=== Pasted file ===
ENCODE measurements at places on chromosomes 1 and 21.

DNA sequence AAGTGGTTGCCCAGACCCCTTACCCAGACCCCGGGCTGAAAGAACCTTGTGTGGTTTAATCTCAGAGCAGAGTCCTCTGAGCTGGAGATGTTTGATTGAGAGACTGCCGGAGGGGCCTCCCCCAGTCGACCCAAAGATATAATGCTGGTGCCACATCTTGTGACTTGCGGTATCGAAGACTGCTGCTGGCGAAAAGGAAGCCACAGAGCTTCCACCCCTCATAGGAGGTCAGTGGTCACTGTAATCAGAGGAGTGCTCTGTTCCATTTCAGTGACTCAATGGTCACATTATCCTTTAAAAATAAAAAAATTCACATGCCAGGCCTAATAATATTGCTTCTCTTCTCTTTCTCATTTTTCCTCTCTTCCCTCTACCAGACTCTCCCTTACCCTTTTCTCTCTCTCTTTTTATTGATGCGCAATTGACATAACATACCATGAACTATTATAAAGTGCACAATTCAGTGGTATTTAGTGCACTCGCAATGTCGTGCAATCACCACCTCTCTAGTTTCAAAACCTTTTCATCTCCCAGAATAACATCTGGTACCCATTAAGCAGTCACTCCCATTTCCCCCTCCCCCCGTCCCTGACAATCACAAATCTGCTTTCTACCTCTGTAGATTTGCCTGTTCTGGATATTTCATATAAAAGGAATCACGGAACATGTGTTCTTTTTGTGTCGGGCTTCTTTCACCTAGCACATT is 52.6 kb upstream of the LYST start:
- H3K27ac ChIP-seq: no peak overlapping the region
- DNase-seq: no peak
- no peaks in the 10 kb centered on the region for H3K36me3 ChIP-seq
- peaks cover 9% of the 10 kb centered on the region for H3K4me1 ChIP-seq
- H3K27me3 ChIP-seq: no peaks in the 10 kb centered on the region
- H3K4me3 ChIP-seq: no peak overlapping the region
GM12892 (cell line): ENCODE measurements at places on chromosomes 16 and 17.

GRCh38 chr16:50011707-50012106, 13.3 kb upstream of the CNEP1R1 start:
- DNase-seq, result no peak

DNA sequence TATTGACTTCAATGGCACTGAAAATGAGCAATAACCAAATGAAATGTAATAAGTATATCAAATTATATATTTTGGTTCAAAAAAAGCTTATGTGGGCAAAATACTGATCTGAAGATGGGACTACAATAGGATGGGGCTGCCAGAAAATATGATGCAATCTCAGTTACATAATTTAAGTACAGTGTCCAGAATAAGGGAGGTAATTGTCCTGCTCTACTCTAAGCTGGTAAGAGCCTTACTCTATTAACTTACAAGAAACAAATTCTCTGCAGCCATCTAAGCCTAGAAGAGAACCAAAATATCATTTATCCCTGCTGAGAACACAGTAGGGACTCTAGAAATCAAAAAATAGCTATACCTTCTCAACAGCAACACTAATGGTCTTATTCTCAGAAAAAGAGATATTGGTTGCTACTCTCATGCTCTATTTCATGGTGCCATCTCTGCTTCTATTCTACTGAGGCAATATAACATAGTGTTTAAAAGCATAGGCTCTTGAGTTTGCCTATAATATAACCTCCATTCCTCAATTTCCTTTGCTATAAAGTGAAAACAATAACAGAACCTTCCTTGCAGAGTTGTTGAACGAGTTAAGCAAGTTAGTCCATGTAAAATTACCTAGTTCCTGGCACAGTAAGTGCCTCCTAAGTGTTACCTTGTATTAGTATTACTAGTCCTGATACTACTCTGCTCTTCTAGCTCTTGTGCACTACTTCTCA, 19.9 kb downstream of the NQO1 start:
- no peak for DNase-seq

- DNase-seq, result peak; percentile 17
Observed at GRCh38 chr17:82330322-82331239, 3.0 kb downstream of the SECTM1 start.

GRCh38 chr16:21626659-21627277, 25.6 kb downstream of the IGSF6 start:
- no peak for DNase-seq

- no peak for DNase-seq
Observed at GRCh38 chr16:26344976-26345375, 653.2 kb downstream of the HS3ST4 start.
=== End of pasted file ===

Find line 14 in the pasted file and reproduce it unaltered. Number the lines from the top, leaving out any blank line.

- DNase-seq, result peak; percentile 17